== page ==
During her lifetime, Susan Sontag (1933-2004), the great public intellectual and author (Debriefing), had a nuanced relationship with feminism. She championed women's complete equality, but she didn't fully align herself with the women's movement of her time. On Women--which gathers characteristically gimlet-eyed essays and other examples of Sontag's writing, plus one interview, all from 1972 through 1975--leaves no doubt about her feminist bona fides.
"I have always been a feminist," Sontag writes in "The Third World of Women," in which she admonishes, "As often as not women should light men's cigarettes for them, carry their suitcases, and fix their flat tires" in the interest of demonstrating women's equality with men. But Sontag didn't look at feminism--or anything, for that matter--uncritically, and several pieces make clear that she found it hard to square herself with what she perceived as the movement's anti-intellectualism. "Like all capital moral truths, feminism is a bit simple-minded," she writes in "Feminism and Fascism," a cordially rancorous exchange of letters between Sontag and the poet and unapologetic feminist Adrienne Rich that appeared in the New York Review of Books in 1975.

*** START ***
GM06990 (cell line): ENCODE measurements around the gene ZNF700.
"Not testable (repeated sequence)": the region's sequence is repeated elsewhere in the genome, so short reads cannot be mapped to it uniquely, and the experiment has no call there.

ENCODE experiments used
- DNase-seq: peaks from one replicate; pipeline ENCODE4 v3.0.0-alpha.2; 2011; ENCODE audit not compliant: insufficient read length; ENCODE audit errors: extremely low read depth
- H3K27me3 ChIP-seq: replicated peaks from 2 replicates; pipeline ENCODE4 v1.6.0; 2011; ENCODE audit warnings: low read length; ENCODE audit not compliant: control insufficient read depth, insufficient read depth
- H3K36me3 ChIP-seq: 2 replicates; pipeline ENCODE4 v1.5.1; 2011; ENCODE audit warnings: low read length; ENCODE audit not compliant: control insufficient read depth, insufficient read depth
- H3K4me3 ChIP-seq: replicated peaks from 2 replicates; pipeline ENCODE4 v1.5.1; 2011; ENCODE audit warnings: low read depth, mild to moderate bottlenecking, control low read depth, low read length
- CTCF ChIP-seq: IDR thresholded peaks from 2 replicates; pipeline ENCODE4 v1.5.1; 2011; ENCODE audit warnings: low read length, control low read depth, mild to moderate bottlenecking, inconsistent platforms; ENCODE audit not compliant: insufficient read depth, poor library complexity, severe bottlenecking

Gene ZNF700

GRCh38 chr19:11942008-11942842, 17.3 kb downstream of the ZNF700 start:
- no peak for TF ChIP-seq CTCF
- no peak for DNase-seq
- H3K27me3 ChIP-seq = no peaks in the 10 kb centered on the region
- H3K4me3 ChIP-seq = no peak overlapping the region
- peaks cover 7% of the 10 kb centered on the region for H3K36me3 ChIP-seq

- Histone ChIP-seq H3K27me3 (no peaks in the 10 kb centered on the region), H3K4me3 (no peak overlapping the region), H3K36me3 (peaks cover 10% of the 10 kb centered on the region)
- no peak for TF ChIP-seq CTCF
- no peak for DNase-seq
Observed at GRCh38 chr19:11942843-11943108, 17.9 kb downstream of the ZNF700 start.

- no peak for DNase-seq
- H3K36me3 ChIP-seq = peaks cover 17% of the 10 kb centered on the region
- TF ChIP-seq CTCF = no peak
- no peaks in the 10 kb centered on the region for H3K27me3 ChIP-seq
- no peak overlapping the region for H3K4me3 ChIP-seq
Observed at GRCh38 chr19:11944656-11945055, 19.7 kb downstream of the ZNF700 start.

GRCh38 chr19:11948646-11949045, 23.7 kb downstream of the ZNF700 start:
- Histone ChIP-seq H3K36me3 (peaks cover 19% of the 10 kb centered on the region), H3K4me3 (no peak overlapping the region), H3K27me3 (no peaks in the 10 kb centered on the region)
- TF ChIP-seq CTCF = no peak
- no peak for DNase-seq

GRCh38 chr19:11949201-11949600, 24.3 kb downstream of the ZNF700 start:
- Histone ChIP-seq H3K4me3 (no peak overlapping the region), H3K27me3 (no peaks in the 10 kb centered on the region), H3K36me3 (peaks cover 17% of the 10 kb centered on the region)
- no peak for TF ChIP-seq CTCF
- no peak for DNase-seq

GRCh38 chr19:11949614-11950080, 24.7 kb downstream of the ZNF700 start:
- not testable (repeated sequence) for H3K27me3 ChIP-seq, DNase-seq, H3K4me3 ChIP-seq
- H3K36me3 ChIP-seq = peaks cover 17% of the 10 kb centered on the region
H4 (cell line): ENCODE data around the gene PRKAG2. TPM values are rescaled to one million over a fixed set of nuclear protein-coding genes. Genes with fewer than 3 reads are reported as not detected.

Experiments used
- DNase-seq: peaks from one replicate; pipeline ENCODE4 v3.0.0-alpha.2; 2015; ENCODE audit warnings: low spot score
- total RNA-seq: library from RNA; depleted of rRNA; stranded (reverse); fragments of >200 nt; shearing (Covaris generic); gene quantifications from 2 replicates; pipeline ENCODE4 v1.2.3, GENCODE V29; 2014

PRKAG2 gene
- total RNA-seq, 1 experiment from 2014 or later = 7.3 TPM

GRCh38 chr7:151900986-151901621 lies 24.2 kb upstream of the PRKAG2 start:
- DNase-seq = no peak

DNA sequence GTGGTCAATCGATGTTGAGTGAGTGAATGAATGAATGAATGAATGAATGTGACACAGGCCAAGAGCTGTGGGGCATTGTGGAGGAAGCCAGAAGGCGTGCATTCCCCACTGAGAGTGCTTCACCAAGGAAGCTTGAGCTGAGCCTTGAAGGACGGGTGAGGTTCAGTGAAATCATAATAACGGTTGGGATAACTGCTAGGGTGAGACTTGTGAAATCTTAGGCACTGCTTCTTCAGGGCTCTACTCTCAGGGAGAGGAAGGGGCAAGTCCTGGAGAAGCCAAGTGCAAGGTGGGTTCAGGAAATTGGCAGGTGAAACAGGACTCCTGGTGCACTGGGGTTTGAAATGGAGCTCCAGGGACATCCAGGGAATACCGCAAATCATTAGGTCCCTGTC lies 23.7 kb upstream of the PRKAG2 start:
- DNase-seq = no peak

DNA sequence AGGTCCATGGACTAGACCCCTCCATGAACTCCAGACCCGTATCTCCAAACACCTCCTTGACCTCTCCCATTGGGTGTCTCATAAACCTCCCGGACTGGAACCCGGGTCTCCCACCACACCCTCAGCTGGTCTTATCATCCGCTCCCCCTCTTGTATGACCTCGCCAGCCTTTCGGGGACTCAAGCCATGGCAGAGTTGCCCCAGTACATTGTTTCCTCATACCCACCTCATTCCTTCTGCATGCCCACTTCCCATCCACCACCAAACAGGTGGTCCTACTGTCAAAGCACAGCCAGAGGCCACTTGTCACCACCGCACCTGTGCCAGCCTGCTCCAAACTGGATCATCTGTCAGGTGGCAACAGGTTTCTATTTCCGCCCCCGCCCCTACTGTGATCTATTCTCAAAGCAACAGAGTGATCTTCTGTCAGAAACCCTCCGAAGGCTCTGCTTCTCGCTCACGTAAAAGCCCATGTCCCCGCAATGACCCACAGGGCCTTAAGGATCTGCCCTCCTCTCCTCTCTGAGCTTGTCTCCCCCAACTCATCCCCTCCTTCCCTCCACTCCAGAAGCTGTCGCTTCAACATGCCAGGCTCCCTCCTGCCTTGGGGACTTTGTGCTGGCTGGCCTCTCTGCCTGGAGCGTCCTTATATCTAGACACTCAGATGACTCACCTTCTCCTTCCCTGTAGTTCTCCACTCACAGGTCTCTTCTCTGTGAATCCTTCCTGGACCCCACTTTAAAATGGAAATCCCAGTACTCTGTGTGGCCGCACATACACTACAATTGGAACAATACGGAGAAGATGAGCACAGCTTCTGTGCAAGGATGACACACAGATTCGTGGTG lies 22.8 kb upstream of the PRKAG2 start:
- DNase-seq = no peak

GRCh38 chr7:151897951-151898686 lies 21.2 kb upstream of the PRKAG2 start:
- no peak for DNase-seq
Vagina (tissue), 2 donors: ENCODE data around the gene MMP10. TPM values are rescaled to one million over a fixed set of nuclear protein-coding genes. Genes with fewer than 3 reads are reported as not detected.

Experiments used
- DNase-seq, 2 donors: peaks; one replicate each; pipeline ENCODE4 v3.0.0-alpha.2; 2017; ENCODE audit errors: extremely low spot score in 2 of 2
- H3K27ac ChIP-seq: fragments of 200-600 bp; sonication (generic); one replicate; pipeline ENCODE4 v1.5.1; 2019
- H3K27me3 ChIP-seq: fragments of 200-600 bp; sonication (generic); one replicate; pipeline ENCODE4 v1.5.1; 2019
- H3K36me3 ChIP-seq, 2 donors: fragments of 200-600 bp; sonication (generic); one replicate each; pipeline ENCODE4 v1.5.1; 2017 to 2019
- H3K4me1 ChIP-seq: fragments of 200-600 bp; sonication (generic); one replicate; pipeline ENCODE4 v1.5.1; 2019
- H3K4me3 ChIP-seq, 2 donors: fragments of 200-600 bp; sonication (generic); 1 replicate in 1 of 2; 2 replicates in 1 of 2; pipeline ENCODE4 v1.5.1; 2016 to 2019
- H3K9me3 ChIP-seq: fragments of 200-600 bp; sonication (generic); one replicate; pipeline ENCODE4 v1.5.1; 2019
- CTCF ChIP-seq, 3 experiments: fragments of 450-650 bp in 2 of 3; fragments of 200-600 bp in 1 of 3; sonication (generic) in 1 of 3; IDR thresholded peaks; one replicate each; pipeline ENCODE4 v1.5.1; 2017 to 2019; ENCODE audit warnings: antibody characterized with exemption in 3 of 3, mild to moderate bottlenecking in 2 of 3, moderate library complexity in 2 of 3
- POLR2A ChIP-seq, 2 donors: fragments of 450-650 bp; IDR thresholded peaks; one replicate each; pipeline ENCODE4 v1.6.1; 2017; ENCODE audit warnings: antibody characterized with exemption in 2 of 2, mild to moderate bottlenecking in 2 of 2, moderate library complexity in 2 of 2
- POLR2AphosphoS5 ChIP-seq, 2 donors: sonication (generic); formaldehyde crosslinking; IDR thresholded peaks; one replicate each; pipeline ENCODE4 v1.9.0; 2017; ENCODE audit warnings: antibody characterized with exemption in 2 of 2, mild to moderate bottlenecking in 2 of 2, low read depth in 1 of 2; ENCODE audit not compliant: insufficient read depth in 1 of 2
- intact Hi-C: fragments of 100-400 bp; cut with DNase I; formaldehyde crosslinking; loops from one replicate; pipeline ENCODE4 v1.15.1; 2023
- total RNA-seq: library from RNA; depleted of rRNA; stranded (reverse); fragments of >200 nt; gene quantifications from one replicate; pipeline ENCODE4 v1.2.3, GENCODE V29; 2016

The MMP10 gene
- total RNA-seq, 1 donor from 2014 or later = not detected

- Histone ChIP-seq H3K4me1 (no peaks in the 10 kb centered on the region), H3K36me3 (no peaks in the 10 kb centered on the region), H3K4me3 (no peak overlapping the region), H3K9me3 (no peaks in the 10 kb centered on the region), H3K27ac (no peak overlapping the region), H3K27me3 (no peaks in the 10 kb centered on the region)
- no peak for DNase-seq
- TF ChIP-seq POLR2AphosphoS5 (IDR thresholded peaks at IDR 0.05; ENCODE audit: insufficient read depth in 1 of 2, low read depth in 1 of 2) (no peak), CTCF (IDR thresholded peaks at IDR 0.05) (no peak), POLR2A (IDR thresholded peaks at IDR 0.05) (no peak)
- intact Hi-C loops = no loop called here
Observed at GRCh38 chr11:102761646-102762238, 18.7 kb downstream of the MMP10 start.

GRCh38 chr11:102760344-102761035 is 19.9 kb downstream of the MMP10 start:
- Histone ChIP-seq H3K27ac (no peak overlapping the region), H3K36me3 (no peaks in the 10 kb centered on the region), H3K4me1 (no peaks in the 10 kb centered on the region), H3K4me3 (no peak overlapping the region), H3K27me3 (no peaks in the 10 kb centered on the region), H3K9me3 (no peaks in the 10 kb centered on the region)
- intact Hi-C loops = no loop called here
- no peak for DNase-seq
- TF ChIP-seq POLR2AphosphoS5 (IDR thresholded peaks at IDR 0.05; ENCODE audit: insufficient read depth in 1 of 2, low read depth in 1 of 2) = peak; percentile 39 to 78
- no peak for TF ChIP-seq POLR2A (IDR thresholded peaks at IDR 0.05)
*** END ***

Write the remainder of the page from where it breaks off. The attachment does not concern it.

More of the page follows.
A half century on, the pieces in On Women have aged remarkably well, and anything somewhat dated (from "The Double Standard of Aging": "Women do not develop their bodies, as men do") has aged in an encouraging direction. This slim and (largely) accessible book serves as both a primer on the women's movement's second wave and an excellent Susan Sontag starter kit. --Nell Beram, author and freelance writer